Aurora College campuses and Community Learning Centres are active members of each of the Northwest Territories communities in which they operate. In the three campus communities – Fort Smith, Inuvik and Yellowknife – the Aurora Research Institute hosts regular speaker series, featuring local, national and international researchers and their work. Students and staff are involved in community and volunteer positions such as volunteer firefighters, sitting on municipal councils, as members and leaders of numerous volunteer organizations and agencies. In the campus communities, the annual influx of students is an important contributor to the local economies. Aurora College is one of the largest employers in the NWT, and the local purchase of goods and services required to deliver programming is beneficial to the entire region. Aurora College alumni are employed in every sector of the Northwest Territories; the College plays an essential role in helping individuals develop the professional and vocational expertise and skills that are required in the territory. Many prominent northerners are Aurora College alumni, including former NWT premiers, territorial and federal cabinet ministers, leaders of Aboriginal governments, business owners and managers, professionals, and others.

Foster Student Success

Lillian Kanayok

Ulukhaktok, NT – Adult Basic Education
Watch video to learn more.

Partner with Business and Community

Industry

Aurora College and the Mine Training Society (MTS) NWT have collaborated on the development and delivery of dozens of training projects since the inception of the MTS. The Mine Training Society is a non-profit society of Aboriginal, industry and government representatives established to promote, coordinate and facilitate the delivery of training programs to meet the needs of the NWT mining labour force. The MTS also plays an important role in mining career development and awareness. Aurora College and the MTS work with each other and additional partners to develop new training programs and opportunities as the need arises.

Community

Aurora College and NWT Aboriginal Skills and Employment Training Strategy (ASETS) partners have developed a protocol and working relationship that have shaped a common and shared goal which has resulted in a measurable increased success rate for adult learners in Adult Literacy and Basic Education (ALBE) programs. The common goal is to identify, develop, and deliver training programs and courses throughout the NWT that are responsive and targeted to regional needs. In addition, the partners have built relationships based on mutual respect and recognition of each partner’s strengths and contributions, and honesty, trust, commitment and collaboration. The partners strive to ensure communication is effective, clear, open and reciprocal. Shared knowledge, training and updating of skills, and the sharing of relevant issues in the community have provided benefits for adult learners in ALBE programs in the Northwest Territories.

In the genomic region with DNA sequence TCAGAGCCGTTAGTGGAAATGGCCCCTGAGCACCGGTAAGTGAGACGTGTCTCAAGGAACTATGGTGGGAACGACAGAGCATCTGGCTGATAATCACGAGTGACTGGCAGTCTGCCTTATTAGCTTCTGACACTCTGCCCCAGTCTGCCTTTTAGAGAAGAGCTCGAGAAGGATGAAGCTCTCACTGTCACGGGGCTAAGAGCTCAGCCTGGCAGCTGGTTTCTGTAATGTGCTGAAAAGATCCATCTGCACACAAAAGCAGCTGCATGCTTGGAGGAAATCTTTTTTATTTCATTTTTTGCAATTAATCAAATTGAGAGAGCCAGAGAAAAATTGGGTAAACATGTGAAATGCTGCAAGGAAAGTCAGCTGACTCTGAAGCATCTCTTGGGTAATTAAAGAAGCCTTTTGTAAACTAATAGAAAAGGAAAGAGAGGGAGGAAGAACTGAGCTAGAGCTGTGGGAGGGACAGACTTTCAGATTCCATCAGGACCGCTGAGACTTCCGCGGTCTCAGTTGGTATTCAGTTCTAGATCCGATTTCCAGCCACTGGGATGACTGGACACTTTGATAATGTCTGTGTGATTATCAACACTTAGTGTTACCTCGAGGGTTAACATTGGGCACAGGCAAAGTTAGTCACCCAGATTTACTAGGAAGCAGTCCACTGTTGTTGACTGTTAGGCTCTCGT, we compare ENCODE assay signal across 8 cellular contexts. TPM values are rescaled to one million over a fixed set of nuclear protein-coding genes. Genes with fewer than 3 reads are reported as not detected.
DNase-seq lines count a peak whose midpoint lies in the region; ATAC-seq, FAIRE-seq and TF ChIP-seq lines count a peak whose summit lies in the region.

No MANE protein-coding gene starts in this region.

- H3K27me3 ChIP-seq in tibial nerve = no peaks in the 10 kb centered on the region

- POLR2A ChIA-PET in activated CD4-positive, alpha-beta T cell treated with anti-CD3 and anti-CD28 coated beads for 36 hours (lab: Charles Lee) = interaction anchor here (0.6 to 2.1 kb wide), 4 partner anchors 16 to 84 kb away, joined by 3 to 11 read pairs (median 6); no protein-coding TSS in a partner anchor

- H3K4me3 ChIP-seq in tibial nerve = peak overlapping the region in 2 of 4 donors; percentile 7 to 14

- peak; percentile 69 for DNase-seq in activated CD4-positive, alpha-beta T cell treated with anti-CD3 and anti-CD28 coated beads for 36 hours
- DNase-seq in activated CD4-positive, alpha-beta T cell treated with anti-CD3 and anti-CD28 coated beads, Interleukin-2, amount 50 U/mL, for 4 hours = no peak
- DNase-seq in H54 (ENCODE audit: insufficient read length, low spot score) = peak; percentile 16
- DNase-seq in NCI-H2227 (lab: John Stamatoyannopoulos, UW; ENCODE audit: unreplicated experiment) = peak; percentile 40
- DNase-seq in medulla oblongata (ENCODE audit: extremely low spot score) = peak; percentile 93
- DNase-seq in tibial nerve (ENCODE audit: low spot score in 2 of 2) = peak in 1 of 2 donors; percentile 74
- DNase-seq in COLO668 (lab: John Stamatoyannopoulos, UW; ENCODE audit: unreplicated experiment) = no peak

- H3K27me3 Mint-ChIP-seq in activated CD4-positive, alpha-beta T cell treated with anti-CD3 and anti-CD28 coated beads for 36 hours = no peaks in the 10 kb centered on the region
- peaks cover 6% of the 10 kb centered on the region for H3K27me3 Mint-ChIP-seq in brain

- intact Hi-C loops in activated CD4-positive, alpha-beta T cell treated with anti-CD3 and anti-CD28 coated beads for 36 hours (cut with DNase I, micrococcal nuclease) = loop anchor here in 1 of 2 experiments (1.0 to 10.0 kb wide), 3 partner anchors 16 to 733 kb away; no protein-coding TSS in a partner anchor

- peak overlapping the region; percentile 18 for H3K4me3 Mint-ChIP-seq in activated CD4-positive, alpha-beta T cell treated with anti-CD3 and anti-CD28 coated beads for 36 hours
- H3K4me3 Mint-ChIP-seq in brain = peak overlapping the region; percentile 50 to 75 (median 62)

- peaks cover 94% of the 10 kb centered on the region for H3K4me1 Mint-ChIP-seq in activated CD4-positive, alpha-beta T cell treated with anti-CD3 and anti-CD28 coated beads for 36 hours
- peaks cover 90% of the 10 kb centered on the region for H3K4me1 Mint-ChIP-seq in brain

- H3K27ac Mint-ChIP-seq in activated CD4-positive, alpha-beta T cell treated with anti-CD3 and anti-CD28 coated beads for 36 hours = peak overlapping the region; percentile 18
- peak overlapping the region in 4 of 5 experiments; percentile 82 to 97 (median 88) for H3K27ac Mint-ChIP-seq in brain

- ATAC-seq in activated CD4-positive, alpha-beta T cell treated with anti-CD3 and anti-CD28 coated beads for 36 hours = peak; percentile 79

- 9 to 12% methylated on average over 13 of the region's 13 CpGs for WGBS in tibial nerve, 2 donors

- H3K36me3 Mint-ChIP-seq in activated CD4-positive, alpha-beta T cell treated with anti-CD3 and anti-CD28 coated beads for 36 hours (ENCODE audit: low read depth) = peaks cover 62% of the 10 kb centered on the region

Support Indigenous Students

The majority of Aurora College students are Indigenous. As a college of the north, Traditional Cultures are a regular part of our operations, interwoven into campus, class and school activities. On-the-land learning opportunities are an integral component of most certificate, diploma and degree programs offered. Local Elders are regularly accessed as guest lecturers and instructors, as well as resource people when developing curriculum and course materials. Traditional practices are incorporated into special events held at the College; for example, convocating students are always ushered in to a drum song. Extra-curricular activities and interest classes include handgames, drumming, beading, traditional sewing, mitt making, and others. Free traditional language courses are offered in several locations.

Programs & Services of Interest

Date modified: 2016-10-26